Jered Weaver went 16-8 in 2009, but in a certain sense, he was a pretty average pitcher. For those familiar with the flaws in pitcher wins as a telling statistic, this is no special revelation: A pitcher can win 20 games and not be that good.
Weaver had the tools to be great, but he could not quite put it all together. His four-pitch mix (fastball, slider, curve and change-up) kept batters off-balance, but he proved unable to consistently miss bats or keep the ball on the ground with any special proficiency. At age 26, he seemed to have topped out as a second starter with no special tendency toward dominance.
Meanwhile, halfway across the country, a younger pitcher of similar skills went 13-12. Yet, in a certain sense, Yovani Gallardo was better than Weaver in 2009. Gallardo had a better ground-ball rate and strikeout rate, and was less dependent upon his defense than Weaver.
Weaver took off in 2010, though. He discovered a remarkably useful and different way to use his curveball, throwing it up in the zone more and getting outs and strikes on it almost every time. His ground-ball rate improved, but not as much as his plate discipline numbers. He became a dominant pitcher, one of the American League’s five best,
Gallardo had a great year, too, but the results were not what he might have expected. he posted a worse ERA in 2010 than in 2009, and he battled injuries. He made no similar strides in missing bats.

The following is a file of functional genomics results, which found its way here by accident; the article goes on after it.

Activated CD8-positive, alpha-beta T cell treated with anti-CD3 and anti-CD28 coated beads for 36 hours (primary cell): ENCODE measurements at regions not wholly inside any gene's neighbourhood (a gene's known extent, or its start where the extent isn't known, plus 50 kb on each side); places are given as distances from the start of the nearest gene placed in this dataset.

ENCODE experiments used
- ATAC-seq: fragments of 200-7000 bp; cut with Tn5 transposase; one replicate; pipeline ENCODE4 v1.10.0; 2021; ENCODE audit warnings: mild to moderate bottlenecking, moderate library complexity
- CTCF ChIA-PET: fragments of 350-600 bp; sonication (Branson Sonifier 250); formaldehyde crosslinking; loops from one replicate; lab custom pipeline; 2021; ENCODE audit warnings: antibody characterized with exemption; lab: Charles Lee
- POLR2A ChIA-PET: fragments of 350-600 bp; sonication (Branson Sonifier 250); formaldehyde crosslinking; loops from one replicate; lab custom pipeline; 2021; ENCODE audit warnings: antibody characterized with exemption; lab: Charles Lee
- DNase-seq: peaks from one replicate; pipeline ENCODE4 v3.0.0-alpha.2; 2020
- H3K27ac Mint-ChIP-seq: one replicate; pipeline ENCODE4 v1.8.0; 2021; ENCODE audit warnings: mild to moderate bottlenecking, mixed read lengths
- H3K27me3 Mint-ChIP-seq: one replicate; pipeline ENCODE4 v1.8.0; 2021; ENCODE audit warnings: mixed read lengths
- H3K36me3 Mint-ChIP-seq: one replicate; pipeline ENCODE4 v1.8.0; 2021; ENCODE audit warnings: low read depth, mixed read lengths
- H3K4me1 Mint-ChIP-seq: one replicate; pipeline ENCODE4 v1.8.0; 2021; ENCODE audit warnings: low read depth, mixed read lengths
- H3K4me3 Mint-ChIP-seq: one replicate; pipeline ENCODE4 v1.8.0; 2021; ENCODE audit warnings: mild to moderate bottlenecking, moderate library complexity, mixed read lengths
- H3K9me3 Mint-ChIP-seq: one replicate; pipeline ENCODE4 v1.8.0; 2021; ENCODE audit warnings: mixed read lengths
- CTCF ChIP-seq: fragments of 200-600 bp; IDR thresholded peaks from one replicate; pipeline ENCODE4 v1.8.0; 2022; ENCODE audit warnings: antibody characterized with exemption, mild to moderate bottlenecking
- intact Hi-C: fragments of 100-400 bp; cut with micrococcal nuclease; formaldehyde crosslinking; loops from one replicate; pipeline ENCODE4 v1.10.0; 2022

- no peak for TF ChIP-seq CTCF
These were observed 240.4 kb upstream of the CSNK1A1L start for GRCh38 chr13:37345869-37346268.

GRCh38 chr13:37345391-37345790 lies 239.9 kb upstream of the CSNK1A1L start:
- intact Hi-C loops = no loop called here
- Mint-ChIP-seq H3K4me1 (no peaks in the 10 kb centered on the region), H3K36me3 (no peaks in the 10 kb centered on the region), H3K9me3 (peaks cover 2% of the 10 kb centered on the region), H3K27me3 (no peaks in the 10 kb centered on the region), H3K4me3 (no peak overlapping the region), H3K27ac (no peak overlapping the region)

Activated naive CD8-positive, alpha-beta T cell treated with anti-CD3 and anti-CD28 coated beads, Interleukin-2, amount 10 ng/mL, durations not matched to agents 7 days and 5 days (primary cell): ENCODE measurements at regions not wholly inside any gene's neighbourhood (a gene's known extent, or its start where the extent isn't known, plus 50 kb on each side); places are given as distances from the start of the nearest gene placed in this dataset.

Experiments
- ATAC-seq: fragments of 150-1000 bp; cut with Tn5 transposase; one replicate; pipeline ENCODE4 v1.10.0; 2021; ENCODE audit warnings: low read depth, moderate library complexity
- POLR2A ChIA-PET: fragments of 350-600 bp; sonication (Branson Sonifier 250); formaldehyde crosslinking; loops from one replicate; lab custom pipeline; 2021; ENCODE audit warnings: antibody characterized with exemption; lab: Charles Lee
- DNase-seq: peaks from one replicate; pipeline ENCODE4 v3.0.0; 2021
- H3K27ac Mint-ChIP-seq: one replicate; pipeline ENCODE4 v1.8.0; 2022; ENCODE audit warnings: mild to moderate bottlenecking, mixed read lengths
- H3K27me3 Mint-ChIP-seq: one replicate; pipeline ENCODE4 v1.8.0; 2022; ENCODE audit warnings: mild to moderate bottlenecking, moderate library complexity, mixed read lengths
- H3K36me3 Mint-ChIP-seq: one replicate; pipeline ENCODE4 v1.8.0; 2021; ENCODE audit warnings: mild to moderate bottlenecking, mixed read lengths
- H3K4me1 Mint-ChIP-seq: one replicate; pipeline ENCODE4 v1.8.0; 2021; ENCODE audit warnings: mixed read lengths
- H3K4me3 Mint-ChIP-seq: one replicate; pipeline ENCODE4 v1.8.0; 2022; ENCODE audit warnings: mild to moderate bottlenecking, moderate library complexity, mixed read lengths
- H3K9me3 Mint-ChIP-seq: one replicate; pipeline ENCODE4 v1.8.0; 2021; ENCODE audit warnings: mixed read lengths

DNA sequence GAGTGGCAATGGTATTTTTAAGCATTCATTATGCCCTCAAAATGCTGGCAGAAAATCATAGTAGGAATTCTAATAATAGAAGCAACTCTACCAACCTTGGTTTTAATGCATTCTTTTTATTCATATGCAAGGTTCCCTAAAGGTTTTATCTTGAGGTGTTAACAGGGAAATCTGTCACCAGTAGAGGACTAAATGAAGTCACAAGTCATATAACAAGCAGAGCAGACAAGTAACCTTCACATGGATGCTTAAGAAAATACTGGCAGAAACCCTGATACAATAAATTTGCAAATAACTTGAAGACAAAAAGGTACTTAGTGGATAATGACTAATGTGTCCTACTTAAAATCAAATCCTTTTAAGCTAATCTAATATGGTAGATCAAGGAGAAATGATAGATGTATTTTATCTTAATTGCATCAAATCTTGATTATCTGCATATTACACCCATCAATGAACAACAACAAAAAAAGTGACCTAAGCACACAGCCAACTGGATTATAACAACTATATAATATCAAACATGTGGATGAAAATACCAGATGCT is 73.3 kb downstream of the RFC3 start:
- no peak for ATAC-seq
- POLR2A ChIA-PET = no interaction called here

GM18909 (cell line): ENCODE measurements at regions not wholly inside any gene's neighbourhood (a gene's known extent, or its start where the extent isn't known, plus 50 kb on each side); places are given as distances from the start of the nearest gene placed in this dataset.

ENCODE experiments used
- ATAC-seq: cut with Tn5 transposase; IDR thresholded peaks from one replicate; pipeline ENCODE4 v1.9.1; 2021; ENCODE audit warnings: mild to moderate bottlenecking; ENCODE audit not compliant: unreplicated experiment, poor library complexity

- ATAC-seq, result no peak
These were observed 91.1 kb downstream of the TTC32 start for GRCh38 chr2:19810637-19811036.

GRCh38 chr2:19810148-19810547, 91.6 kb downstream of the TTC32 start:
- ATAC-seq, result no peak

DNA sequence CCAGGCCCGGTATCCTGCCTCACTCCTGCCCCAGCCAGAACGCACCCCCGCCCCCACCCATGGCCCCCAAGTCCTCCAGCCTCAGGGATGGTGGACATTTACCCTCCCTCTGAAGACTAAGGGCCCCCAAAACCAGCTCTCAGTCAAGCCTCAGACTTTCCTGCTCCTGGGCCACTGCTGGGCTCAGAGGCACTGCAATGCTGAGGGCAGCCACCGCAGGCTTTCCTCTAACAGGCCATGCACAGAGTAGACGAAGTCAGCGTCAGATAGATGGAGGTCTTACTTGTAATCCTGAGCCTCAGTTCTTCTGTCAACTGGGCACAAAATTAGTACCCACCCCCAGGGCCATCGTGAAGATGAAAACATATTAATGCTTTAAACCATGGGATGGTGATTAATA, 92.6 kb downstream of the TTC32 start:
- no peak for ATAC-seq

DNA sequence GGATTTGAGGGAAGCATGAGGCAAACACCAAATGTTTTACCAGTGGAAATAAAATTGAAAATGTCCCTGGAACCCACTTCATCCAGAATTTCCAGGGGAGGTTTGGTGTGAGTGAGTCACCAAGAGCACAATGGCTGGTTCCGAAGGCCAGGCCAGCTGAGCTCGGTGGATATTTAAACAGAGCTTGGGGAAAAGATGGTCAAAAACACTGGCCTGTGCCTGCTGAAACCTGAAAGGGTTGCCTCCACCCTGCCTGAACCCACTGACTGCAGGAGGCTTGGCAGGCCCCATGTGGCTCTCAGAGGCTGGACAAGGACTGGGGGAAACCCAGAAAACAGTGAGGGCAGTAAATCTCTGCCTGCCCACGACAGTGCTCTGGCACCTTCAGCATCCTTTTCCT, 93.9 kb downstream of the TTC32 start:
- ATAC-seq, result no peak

Ah, but Gallardo has youth on his side. he will be only 25 next season, and has pitched one fewer season in the big leagues than Weaver. The two are similar enough: relatively neutral batted-ball tendencies, strikeouts galore (although how they each do it is interesting) from a right-handed pitcher. So let’s see what Weaver can tell us about Gallardo.
2009 stats: 211.0 IP, 7.42 SO/9 IP, 2.82 BB/9 IP, 1.11 HR/9 IP, 3.75 ERA, 4.04 FIP
2010 stats: 224.1 IP, 9.35 SO/9 IP, 2.17 BB/9 IP, 0.92 HR/9 IP, 3.01 ERA, 3.06 FIP
I have supplied Weaver’s numbers for the past two years in order to demonstrate the massive improvement he made from 2009 to 2010. Now, let’s look at how he did it.
First of all, Weaver allowed much less solid contact this season than he previously had. His ground-ball rate increased from 30.9 percent to 36.0 percent, but his line drive rate also dropped from 18.7 percent to 15.8. That allowed him to keep more balls in the park.
More tellingly, though, Weaver suddenly figured out how to avoid contact altogether. His chase rate (the percentage of pitches outside the strike zone at which hitters swung) leaped from a pedestrian 25.2 percent to a stellar 33.5 percent–seventh in baseball. His overall swinging strike rate jumped from 9.6 percent to 11.2 percent–fourth-best in the league.
He accomplished it all by going to his curve and slider more often, keeping hitters off-balance. Learning to pitch, rather than just throw, made Weaver elite.
2010 stats: 185.0 IP, 9.73 SO/9 IP, 3.65 BB/9 IP, 0.58 HR/9 IP, 3.84 ERA, 3.02 FIP
Gallardo has a lot of the same problems Weaver used to have. He induced swings at less than one-quarter of his pitches outside the zone, second-worst in the league. He also had a mediocre 8.4 percent swinging strike rate. He still managed to rack up the strikeouts, but his inability to get them with empty swings inflated his pitch counts and walk totals.
Gallardo already makes liberal use of his curve and slider, each of which is an above-average pitch. The problem is that Gallardo has still not developed confidence in his change-up, the missing ingredient to keep batters off his pitches. He has superior stuff to Weaver, and darn near everyone else. He just needs to mix his pitches better. Gallardo could easily take the next step in 2011 and become an elite National League starter.